1983 Directed by David Cronenberg
Production Notes for Videodrome
First it will control your mind. Then it will destroy your body.
With it blend of human drama, terror and dazzling visual effects, Videodrome is a unique cinematic experience.
However, the movie is more than an eerie portrayal of science fiction or horror. In fact, it fits neither of these categories. It is appropriately strange and ominous, while maintaining a solid base in social reality.
Pierre David and Victor Solnicki present a David Cronenberg Film, Videodrome starring James Woods, Sonja Smits and Deborah Harry as Nicki. A Universal Release, it also stars Peter Dvorsky, Les Carlson, Jack Creley and Lynne Gorman.
A Filmplan International II Production, it was written and directed by David Cronenberg, and produced by Claude Heroux. Victor Solnicki and Pierre David were executive producers. It was produced with the participation of Famous Players Limited and the Canadian Film Development Corporation.
David Cronenberg's past credits, in addition to "Scanners," include such successes as "The Brood" and "Rabid," among others. The soft-spoken Cronenberg
has become a cult figure among devotees 0± the bizarre, and box office receipts testify to his popularity. Upcoming is "Dead Zone," from Stephen King's bestseller. Despite the eerie and foreboding subjects of his films, Cronenberg is a low-key individual. His gentleness does not betray his potential for displaying works of such a convoluted imagination. "My childhood was unusually nice, I think. I had a very close family," he says, "one that was relatively calm in terms of personalities. And my parents were generally supportive of anything I did."
Born in Toronto, Canada, Cronenberg grew up there as a teenager. "It was the Eisenhower era. Everything was neat and clean-cut. Nothing nasty, no undercurrents. In retrospect, that's enough to make you want to be extreme in order to break through that surface, no matter how nice your family might be."
The main character in Videodrome Max Renn (played by James Woods), runs a cable-TV station and has his motives questioned because he shows extreme material. "There are obvious parallels between me and Max," acknowledges Cronenberg. "But he's not really me, although the similarities open up questions. The movie goes into more than the relatively simple issue of morality, like the ways in which television does alter us physically. It's what Marshall McLuhan was talking about -TV as an extension of our nervous systems and our senses."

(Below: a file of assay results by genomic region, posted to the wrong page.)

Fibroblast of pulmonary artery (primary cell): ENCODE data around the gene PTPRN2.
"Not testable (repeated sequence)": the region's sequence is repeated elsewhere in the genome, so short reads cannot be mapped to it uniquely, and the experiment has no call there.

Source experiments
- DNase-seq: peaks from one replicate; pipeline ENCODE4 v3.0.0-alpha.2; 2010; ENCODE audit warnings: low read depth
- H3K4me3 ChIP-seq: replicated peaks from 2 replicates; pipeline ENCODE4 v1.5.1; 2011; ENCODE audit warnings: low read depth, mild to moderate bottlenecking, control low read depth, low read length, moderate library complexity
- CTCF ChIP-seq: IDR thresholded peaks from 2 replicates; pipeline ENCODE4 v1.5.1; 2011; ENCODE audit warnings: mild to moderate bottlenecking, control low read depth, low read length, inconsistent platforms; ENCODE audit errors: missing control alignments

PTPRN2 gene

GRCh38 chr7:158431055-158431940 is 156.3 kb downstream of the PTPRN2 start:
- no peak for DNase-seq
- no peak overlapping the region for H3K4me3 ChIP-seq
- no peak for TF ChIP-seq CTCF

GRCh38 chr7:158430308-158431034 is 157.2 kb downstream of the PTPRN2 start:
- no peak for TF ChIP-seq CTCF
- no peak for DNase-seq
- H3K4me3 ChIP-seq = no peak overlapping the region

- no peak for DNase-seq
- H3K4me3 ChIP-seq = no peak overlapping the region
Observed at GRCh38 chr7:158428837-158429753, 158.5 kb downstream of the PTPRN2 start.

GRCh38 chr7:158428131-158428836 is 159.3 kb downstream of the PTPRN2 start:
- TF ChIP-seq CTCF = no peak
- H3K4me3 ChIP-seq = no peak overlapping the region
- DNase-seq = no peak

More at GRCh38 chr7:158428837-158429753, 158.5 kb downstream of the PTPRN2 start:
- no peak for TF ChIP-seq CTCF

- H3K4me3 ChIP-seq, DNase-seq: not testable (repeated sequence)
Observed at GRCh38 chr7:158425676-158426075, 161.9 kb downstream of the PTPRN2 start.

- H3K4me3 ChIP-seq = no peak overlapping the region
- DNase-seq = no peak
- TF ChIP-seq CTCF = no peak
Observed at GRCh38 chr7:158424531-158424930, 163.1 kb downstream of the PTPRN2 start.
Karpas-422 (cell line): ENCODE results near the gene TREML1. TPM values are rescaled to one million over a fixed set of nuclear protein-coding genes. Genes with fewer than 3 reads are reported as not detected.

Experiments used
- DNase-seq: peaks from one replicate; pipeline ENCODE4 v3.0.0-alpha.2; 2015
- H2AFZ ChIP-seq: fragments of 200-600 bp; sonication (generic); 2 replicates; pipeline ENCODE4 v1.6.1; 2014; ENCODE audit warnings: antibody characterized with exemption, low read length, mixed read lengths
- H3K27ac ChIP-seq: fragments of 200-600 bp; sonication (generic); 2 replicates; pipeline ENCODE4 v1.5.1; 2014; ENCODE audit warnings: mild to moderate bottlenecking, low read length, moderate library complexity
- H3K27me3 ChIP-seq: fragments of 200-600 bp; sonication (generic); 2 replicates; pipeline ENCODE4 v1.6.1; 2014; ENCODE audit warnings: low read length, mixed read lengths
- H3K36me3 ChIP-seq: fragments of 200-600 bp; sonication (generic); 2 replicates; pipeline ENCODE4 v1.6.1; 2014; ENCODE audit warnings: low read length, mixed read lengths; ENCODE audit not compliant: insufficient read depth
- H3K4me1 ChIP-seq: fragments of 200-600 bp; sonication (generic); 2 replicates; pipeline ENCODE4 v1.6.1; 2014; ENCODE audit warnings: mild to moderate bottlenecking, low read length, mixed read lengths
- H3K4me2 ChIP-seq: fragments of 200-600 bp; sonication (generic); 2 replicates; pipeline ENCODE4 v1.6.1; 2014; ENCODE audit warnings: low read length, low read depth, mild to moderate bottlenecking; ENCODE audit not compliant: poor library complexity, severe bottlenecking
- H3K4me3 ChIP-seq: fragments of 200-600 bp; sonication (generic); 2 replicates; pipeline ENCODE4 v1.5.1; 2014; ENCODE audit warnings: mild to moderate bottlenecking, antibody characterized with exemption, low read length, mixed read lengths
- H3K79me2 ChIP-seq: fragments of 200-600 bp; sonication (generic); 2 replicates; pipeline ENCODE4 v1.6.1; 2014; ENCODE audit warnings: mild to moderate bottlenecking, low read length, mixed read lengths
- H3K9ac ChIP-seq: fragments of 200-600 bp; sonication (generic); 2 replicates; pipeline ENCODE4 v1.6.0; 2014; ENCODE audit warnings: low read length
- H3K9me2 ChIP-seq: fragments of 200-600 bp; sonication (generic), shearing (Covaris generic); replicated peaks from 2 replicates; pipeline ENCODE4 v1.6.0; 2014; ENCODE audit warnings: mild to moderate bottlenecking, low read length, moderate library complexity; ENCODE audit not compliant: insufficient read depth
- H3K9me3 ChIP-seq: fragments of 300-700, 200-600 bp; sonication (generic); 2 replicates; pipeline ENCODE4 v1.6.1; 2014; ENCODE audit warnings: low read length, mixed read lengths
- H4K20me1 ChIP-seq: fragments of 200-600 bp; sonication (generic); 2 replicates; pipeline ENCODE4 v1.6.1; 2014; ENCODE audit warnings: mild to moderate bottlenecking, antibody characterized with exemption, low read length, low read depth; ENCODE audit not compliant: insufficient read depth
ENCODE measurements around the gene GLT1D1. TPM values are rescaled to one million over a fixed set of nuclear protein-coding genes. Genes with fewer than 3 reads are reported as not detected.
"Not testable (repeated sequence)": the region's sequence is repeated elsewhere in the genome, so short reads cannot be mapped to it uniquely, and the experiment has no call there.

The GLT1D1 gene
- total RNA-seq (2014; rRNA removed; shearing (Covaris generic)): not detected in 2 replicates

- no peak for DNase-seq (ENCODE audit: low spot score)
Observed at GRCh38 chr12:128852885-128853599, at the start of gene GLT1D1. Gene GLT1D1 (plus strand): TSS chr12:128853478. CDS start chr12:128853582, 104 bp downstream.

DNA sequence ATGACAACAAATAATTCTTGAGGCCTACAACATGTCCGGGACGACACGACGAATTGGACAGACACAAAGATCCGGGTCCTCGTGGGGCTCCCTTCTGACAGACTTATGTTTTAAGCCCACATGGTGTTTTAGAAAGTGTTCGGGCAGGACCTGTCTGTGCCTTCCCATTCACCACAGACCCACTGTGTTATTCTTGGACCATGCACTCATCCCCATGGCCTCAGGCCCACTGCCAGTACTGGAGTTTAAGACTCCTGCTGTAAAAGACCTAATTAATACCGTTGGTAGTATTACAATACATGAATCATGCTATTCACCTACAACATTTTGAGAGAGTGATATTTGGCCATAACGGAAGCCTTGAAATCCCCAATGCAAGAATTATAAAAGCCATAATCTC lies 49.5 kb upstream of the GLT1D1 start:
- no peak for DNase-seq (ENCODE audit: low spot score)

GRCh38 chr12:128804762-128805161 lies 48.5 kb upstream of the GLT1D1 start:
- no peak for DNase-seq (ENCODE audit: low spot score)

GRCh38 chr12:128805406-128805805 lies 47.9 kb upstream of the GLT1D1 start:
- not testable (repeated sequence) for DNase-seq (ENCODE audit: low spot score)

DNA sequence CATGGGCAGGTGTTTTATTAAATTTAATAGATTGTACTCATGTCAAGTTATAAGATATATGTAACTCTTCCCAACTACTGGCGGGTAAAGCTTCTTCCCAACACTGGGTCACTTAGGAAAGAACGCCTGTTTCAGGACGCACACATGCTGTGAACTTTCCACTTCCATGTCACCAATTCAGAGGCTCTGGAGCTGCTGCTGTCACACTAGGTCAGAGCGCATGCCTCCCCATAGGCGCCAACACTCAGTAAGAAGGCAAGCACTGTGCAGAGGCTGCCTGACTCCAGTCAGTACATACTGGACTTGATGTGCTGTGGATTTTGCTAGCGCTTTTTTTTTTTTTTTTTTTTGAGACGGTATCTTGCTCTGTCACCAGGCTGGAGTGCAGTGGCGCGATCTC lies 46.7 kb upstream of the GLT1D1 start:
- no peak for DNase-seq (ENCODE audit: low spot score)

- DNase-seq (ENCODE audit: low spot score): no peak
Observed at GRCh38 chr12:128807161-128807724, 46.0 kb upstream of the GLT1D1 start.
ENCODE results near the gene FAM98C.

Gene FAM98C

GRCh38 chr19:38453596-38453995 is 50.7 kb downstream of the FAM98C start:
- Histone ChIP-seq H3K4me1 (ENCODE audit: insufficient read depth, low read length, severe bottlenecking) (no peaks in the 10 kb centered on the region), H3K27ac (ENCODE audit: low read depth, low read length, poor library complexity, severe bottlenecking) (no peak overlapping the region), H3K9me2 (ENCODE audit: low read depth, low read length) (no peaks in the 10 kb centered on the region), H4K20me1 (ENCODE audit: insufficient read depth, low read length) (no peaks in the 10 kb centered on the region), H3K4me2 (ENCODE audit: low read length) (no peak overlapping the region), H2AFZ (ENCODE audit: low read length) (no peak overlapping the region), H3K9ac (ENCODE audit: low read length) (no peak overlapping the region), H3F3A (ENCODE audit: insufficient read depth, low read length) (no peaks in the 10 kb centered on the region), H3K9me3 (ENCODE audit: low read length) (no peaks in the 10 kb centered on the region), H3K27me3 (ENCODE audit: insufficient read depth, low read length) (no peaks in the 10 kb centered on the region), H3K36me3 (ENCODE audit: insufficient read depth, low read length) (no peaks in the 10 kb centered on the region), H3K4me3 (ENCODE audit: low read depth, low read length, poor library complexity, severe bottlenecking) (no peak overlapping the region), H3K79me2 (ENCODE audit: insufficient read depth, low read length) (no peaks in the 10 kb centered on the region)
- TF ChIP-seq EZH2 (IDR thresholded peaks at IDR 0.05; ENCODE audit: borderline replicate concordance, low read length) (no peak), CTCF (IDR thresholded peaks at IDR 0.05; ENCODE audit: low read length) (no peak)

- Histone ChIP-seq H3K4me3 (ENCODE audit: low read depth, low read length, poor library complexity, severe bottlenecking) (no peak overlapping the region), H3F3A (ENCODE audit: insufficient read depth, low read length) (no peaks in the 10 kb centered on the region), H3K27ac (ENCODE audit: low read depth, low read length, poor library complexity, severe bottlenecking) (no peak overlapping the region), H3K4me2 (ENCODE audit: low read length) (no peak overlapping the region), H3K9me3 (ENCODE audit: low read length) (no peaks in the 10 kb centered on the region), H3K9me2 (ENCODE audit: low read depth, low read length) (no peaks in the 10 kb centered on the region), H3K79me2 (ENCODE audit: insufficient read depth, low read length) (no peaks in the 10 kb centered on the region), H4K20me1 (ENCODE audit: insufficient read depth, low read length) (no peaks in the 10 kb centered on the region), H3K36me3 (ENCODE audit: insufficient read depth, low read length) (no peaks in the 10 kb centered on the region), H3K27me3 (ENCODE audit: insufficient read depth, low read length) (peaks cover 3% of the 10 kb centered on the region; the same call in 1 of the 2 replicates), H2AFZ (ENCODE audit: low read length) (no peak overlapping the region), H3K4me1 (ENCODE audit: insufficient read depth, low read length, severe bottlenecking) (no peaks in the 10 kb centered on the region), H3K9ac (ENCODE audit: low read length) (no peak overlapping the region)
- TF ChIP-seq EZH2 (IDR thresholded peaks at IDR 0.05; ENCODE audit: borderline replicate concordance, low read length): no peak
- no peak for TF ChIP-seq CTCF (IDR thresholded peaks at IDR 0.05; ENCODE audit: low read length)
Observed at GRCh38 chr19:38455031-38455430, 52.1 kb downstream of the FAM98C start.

Because Cronenberg is perhaps best known for the exploding heads in "Scanners," any mention of "altering" in his movies conjures up images of very bizarre occurrences. Videodrome lives up to expectations, but Cronenberg is quick to point out that, no matter how critical special effects are to the movie, they are absolutely not what it is about. In fact, he says, "I deliberately de-emphasized those elements. It's got a very seedy look to it, not high-tech at all. It's not an action picture, like 'Scanners.' Like 'The Brood,' it's a character study in the horror genre, although it does take a couple of extreme turns."
For Cronenberg, those turns are a form of confrontation, and that, he feels, is the basis of horror stories. "A lot of people think of film, in general, as an escape," he comments, "an escape to entertainment. But I think of horror films as art, as films of confrontation. I think of them as films that make you confront aspects of your own life that are difficult to face. In that way, horror's just like any other serious genre."